At a young age, we’re taught that a person’s integrity and character is dependent upon being honest. If you didn’t do your homework, you’re not supposed to tell the teacher that your dog ate it. If you failed a test, you’re not supposed lie to your parents and tell them that you aced it. If you broke an ancient family heirloom, you’re not supposed to hide it under the counter. These are just the simple facts taught to children of what you should and should not do.
Children are also taught the importance of kindness. If you don’t have anything nice to say, then you’re not supposed to say it at all.
However, the ideas of kindness and honesty don’t always go hand in hand. You don’t want to tell Grandma that she’s overweight or that she smells funny, so instead you’re taught to fib. Giving an altered or censored version of the truth is commonly known as filtering. Filtered content is the verbal output of the thoughts your brain naturally produces minus the parts that could hurt someone’s feelings.
Even though we’re brought up on this notion of filtering, is that really the best way to go about daily life as an adult?
If our brains have reached full development, which by adulthood they should have, then hypothetically we should be equipped to handle the truth without going into complete demolition. While filtering may be a better choice in situations where hurtful words to a stranger could cause you a bruised eye or broken rib, constantly purging our thoughts leaves us and our peers with a distorted view of reality.
Filtering is a common choice because it saves us, and whomever we’re delivering the bad news to, despair caused by an unsightly critique. However, receiving filtered content prohibits us from improving on our flawed processes, which ultimately leads to a lack of revelation. Taking this theory one step further, negative feedback often times insinuates in our brain that we’ve failed. Failure is a breeding ground for success, as we learn from our mistakes and grow from them. If we’re constantly making mistakes, but internally they’re recognized as satisfactory or even successful, then we haven’t been knocked down by our failure in order to get back up and start again. Rather, we’re just going to keep continuing down a dead end path because nobody gave the common courtesy to speak up and give honest feedback.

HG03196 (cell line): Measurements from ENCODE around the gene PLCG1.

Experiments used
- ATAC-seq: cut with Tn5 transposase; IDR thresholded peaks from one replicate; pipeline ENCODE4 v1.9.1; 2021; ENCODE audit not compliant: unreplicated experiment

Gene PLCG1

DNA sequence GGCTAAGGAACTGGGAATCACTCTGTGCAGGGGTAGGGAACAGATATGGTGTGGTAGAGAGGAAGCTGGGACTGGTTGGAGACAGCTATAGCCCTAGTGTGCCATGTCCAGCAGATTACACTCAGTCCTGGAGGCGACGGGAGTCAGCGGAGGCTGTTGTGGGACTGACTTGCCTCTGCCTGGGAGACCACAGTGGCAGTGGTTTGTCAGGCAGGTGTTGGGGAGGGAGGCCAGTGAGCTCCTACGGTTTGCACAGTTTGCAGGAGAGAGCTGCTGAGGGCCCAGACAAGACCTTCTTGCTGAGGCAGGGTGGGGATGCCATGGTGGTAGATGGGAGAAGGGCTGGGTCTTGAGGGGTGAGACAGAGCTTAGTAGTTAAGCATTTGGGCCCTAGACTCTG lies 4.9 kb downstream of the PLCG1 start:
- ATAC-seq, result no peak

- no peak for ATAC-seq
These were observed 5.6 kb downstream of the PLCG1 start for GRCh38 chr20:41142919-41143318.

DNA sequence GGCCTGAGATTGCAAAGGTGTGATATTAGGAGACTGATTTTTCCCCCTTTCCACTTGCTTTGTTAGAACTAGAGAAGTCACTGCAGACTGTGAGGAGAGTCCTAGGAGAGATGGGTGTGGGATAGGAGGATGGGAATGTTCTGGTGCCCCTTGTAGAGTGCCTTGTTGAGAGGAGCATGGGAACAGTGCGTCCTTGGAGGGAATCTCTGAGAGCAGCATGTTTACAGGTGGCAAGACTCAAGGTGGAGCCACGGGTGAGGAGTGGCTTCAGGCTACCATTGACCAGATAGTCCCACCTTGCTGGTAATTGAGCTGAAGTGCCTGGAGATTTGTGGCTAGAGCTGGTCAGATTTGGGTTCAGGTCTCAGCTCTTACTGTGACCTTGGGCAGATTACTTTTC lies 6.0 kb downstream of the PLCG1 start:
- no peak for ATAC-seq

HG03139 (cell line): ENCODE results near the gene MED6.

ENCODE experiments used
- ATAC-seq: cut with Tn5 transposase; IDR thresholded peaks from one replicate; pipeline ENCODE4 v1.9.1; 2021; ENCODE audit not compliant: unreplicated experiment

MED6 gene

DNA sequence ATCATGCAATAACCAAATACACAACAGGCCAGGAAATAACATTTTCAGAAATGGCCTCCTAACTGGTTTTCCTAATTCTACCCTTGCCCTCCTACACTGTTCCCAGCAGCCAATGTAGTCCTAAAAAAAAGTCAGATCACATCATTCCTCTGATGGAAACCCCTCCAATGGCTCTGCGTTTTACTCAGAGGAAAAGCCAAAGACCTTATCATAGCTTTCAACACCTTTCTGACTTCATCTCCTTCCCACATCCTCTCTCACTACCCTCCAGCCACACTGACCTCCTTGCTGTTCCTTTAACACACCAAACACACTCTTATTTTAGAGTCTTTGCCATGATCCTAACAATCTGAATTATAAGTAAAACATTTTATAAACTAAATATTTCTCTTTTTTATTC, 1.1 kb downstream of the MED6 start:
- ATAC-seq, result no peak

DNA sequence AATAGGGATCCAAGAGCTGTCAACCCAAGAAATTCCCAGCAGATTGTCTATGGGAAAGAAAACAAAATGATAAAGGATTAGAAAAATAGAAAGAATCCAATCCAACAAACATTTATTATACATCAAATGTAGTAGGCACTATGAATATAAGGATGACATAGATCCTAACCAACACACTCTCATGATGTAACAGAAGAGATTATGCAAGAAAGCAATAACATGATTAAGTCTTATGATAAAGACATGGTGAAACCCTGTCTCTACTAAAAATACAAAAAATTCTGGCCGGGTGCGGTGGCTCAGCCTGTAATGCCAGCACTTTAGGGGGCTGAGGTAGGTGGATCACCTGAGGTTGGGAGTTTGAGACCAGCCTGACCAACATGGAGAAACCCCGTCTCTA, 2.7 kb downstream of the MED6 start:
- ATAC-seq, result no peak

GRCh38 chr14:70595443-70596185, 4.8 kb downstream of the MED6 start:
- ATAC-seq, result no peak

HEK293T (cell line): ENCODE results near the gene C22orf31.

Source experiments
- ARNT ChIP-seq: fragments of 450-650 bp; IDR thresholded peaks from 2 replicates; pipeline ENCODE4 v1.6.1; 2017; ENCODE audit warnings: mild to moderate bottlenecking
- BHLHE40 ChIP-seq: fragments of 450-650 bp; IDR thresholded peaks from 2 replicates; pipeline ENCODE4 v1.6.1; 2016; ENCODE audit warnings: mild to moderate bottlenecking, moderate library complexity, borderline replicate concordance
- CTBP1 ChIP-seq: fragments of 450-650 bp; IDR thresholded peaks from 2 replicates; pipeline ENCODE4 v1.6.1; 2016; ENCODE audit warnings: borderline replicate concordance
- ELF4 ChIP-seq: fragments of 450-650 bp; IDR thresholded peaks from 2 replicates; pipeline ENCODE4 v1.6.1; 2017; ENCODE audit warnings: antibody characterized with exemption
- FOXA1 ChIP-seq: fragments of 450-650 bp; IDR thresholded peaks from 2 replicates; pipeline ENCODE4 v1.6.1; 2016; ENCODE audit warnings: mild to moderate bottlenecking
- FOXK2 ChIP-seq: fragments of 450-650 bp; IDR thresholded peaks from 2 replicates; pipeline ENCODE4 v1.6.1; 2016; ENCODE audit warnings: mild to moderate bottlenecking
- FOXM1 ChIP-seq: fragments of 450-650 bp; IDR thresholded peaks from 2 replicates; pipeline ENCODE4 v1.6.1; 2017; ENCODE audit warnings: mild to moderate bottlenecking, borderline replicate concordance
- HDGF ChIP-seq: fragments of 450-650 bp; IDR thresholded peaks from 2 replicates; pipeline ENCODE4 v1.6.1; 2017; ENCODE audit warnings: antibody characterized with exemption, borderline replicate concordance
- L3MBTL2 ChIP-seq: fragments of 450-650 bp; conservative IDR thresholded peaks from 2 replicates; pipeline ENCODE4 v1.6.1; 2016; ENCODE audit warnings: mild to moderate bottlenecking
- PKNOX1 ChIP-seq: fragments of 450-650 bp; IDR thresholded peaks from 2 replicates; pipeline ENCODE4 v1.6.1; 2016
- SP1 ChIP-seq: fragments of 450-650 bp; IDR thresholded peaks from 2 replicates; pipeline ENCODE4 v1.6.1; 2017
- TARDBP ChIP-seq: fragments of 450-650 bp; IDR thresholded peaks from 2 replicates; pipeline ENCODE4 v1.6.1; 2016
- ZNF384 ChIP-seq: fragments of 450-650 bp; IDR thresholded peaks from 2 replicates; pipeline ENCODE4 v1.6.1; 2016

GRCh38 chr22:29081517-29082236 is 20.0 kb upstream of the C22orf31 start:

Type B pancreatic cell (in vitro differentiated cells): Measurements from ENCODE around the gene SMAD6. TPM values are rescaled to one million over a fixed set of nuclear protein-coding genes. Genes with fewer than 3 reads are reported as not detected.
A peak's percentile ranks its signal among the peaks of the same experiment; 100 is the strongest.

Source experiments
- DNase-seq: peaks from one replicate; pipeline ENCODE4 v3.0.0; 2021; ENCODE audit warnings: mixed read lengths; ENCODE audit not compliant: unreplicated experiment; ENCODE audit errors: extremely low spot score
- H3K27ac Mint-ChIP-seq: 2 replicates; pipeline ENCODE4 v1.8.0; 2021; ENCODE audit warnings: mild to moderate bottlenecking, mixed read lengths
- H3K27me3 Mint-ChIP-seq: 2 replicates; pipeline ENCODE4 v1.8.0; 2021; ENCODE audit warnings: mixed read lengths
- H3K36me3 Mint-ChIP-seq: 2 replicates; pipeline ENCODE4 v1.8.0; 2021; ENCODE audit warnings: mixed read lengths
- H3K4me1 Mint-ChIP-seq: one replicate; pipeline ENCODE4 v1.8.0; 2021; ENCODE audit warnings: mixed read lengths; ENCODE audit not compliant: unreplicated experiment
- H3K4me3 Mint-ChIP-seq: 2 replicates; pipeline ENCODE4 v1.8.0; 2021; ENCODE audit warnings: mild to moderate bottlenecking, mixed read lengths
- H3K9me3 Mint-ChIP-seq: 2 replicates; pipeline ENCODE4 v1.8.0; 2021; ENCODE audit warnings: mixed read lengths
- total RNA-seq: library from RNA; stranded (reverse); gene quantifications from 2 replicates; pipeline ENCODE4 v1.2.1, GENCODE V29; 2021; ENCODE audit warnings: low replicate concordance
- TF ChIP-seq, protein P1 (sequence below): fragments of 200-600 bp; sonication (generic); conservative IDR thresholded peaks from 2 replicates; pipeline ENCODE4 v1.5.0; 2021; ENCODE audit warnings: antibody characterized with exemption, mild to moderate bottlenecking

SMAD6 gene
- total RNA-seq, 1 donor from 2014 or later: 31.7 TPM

Not only is honesty vital to idea creation, improvement and development, it also plays a crucial role in our relationships. Relationships are built on trust, which is no surprise. However, people don’t really think about how that trust is built. In fact, it is developed overtime by the continuous delivery of a higher level of thought and emotion specifically to that one person, i.e. sharing your deeper thoughts with a friend, family member or partner. When you trust someone with your deeper thoughts, in theory, you’re not filtering because you’re sharing something interpersonal in the idea that you’re strengthening a bond. Without this “honesty,” relationships would severely suffer because there would be nothing to connect you and that other person beyond the surface, or in other words a lack of depth.
So if honesty is essential to the growth of our infrastructure as a community, then why do people filter? Is it because of what we’re taught, or is it because we’ve been in a relationship where trust was broken and so subsequently we have a hard time delivering honesty? Since people tend to actively filter in some situations and speak their mind in others, it would suggest that it’s a combination of both ideas. We’re constantly combatting that moral upbringing of not intentionally trying to hurt another person while also trying to save ourselves from the same kind of pain.
While it’s not the end all be all in any situation, reminding yourself that honesty is what breaks down barriers and facades, improves our community and creates greatness will ultimately lead to more success for all of us. Honesty is what makes this world real; and without it, life would be pretty boring.